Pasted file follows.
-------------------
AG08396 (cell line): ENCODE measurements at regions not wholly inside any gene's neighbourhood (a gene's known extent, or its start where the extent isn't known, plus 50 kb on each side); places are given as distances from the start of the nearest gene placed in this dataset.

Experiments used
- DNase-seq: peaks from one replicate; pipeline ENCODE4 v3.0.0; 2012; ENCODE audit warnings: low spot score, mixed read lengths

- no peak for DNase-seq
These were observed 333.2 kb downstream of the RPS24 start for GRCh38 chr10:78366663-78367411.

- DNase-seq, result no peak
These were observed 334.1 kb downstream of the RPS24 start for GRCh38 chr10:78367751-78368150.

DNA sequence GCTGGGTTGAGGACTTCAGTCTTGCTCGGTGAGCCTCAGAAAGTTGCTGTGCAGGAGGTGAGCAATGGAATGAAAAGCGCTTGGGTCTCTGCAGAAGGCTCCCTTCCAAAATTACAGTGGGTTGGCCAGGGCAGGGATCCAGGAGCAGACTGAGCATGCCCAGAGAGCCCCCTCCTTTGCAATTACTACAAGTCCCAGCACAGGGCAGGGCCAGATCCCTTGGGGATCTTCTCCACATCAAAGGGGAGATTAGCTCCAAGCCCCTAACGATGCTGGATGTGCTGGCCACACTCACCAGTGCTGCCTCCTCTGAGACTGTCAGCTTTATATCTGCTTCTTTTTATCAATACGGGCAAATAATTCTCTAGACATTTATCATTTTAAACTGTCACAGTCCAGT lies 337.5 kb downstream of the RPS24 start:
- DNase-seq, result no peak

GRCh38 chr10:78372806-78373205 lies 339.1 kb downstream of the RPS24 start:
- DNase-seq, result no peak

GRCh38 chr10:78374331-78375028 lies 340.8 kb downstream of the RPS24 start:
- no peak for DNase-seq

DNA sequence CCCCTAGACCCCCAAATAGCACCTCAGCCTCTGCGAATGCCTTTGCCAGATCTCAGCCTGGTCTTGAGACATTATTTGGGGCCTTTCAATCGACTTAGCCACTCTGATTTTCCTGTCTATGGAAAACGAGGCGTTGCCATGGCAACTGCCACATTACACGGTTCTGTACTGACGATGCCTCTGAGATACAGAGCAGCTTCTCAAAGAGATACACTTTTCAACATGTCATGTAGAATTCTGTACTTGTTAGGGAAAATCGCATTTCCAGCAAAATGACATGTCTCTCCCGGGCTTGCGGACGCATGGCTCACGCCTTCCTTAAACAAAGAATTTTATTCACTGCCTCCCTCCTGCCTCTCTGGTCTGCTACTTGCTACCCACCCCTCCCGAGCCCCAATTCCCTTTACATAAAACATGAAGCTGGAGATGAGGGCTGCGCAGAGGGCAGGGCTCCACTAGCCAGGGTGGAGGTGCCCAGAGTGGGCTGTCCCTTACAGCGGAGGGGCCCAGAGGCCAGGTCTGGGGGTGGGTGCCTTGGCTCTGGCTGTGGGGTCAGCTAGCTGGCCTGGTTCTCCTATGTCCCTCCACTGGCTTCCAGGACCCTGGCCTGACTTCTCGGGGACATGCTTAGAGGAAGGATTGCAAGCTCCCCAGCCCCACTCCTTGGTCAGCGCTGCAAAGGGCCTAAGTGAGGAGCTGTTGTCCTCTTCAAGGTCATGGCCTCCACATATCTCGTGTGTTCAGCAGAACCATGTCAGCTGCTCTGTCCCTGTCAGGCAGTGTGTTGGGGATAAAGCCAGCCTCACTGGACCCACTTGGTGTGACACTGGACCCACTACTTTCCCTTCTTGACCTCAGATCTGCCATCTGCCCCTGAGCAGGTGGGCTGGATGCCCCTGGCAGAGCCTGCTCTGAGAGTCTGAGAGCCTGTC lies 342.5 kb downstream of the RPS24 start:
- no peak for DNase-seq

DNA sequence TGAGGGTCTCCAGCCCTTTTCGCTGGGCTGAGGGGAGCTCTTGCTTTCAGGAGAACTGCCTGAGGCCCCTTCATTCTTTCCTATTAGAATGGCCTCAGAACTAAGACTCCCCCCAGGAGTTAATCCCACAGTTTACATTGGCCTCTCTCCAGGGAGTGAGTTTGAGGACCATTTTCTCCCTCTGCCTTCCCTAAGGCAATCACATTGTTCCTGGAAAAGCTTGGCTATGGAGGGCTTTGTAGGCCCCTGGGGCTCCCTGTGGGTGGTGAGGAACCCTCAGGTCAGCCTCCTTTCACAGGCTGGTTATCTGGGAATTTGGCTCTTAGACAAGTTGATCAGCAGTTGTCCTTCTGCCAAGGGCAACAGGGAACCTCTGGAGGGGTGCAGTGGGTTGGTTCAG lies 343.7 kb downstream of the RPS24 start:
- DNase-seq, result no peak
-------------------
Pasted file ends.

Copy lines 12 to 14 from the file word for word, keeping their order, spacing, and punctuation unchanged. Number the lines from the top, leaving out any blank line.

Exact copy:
GRCh38 chr10:78374331-78375028 lies 340.8 kb downstream of the RPS24 start:
- no peak for DNase-seq

DNA sequence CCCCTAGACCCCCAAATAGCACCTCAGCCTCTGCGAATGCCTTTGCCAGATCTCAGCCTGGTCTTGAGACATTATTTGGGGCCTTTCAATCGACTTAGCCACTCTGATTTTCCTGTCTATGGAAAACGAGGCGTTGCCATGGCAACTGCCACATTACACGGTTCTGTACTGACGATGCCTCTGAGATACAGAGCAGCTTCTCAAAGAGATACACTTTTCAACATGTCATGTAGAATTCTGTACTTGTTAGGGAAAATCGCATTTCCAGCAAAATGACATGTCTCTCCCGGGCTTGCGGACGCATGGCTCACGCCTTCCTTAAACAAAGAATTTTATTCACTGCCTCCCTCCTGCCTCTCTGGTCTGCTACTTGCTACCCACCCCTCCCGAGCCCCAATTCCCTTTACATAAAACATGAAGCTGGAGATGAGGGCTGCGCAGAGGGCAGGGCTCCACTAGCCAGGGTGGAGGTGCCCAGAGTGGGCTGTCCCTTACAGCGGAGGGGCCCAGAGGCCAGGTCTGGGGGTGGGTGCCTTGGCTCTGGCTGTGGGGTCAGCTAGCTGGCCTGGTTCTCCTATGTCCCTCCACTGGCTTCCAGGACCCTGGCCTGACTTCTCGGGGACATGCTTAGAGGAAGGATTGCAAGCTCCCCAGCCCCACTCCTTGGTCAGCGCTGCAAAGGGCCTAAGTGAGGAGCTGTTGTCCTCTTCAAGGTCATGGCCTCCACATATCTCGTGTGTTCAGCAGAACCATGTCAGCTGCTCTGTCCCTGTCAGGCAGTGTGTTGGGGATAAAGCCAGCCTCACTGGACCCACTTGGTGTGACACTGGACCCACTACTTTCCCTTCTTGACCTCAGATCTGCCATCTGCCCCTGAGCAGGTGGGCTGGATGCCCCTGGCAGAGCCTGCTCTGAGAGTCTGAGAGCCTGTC lies 342.5 kb downstream of the RPS24 start: